The Australian English accent is quite similar throughout the country. There are four main reasons for this. Firstly, the Australian accent is quite young. It has only been spoken for over 200 years and this is a short time for language development. Secondly, the accent developed very rapidly in the early period of the colony and quickly became well established as the dialect of the white native born. Thirdly, there was a large amount of internal migration in the early history of colonial settlement and so the accent was transported around the country when settlements were still being established. Finally, Australians have a stronger sense of national identity than they do of local or state-based identity so it is not necessary for accent differentiation between states to exist as a way of separating groups of speakers.

Regionally, Australian English is a very uniform dialect. There are not the regional differences that are present in Britain or the US for instance. There is however regionalism in accent that gives listeners clues to the origin of a speaker. This is not the same as regionalism in words where speakers from different parts of the country use different words for the same meaning. In terms of accent there are a few regional markers. Young people from Victoria, for instance, may be more likely to say “Malbourne” for Melbourne, and their words “salary” and “celery” may sound the same or similar. Western Australians may be more likely to ask for a “beerar” at the pub or comb their “hairar”. South Australians may use a vowel-like sound for “l” at the end of words. For instance, “milk” may be pronounced as “miook”.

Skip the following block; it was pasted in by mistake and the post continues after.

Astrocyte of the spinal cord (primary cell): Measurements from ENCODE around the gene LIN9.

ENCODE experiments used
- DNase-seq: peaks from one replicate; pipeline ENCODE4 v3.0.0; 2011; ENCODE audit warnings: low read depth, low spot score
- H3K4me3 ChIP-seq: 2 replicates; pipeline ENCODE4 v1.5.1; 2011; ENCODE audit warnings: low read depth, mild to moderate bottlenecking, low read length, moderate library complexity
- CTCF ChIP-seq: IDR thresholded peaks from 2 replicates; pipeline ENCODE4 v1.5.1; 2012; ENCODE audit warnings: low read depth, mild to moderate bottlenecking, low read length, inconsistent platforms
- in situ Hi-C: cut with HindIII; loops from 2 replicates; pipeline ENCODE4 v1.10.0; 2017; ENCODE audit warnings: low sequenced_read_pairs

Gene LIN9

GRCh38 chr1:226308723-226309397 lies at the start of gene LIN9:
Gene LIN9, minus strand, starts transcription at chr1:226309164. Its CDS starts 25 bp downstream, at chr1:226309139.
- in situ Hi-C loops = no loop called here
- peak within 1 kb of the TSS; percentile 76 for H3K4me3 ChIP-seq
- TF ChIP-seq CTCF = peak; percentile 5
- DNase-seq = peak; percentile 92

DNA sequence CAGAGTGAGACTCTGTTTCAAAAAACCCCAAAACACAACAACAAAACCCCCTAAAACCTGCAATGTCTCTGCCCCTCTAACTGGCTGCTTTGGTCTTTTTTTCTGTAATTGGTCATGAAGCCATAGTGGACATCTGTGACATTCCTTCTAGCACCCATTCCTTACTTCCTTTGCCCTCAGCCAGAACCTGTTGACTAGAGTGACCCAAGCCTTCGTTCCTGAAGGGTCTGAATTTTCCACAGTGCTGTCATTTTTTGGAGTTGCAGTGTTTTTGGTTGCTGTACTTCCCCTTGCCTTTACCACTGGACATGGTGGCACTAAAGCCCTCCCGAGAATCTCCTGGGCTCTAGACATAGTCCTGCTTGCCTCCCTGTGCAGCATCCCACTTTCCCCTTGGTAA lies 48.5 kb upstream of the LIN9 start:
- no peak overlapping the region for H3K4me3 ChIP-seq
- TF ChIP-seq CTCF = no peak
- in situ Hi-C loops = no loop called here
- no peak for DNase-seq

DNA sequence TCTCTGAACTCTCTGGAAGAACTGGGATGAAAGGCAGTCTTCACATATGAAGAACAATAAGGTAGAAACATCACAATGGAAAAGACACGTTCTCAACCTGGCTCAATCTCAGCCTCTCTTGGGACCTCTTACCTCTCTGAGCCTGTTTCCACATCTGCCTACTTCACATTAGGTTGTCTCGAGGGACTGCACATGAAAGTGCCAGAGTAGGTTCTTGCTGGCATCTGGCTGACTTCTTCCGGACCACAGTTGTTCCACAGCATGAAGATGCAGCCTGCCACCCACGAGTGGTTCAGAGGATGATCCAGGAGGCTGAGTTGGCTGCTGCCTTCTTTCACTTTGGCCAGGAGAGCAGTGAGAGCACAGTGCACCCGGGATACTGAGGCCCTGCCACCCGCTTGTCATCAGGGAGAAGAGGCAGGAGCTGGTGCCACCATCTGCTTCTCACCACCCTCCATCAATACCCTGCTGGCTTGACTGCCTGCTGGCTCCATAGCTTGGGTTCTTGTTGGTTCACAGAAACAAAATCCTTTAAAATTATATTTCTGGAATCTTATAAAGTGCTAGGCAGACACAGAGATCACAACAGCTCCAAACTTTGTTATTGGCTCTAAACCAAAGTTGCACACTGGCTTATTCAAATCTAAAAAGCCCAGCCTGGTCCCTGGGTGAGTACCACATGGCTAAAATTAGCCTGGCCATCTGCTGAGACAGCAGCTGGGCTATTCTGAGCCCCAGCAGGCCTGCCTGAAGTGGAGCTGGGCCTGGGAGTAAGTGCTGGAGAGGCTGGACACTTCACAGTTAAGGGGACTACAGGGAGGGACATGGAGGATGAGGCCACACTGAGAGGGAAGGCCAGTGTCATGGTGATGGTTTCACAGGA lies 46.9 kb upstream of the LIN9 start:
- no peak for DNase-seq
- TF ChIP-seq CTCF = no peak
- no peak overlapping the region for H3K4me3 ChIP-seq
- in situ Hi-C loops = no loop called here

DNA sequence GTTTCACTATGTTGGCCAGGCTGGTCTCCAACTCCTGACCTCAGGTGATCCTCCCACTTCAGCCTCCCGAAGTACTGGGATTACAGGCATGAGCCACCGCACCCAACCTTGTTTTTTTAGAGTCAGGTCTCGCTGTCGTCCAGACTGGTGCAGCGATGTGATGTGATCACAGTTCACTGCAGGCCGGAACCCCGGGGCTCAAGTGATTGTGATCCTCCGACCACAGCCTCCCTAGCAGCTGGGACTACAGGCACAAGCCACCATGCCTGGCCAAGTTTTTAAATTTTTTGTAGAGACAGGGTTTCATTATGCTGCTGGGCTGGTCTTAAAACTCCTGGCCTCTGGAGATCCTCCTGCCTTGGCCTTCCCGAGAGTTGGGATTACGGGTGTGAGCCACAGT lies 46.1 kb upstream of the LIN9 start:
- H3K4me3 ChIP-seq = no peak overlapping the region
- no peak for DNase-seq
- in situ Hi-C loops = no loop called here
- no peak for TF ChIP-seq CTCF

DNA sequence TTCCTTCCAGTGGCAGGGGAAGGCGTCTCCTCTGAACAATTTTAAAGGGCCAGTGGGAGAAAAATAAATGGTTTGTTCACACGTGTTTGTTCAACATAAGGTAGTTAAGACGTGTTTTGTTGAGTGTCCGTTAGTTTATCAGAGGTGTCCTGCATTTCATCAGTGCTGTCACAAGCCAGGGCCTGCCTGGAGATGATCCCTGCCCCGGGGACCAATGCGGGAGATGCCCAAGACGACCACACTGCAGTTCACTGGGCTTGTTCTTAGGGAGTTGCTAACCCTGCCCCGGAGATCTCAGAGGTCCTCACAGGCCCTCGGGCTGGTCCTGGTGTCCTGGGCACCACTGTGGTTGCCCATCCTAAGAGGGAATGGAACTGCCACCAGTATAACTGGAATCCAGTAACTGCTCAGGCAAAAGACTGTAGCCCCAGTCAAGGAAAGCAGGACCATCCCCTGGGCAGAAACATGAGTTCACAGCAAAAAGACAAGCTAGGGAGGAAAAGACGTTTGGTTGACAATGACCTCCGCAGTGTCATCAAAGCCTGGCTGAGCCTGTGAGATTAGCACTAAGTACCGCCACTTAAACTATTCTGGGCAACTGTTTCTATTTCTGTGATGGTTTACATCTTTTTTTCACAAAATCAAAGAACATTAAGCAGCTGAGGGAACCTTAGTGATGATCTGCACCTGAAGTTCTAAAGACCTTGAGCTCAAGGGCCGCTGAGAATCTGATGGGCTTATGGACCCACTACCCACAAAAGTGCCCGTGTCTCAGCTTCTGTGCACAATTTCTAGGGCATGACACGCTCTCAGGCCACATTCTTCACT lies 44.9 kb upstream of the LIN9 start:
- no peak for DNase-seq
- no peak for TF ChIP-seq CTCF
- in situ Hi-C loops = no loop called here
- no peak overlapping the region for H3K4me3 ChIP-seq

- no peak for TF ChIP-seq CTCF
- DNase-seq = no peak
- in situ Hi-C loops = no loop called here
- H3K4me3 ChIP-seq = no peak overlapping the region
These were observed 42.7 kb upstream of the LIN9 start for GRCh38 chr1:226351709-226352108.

The Australian and New Zealand accents used to be very similar and this is largely because their early white settlements contained a similar mix of accents at a similar time in history although New Zealand was settled later than Australia. However, accents continually change to serve the needs of the users and as Australian and New Zealand identities are quite different it was inevitable that the accents would grow apart from each other. There are still many similarities between the two but there are a growing number of differences. This divergence is particularly occurring in the vowels that we call the short front series. These are the vowels in words like KIT, DRESS and TRAP.

Speakers of non English speaking backgrounds can potentially affect accent by creating a new accent group which may mark a particular ethnic affiliation. If this group is sufficiently large, mainstream groups may initiate change in language in an attempt to diverge from the new group. There is some suggestion that this situation occurred in Australia in the post WWII era. Many migrants from southern Europe used a foreign accented form of English referred to as Ethnic Broad. The children of this migrant group moved away from the Broad forms of Australian English possibly as a way of distancing themselves from this Ethnic broad accent type and embracing a more mainstream Australian identity. An opposite effect has recently occurred with the children of many newer migrant parents embracing their ethnocultural heritage and using a form of Australian English that does express their ethnic cultural identity. It will be interesting to explore the effect this will have on mainstream Australian English.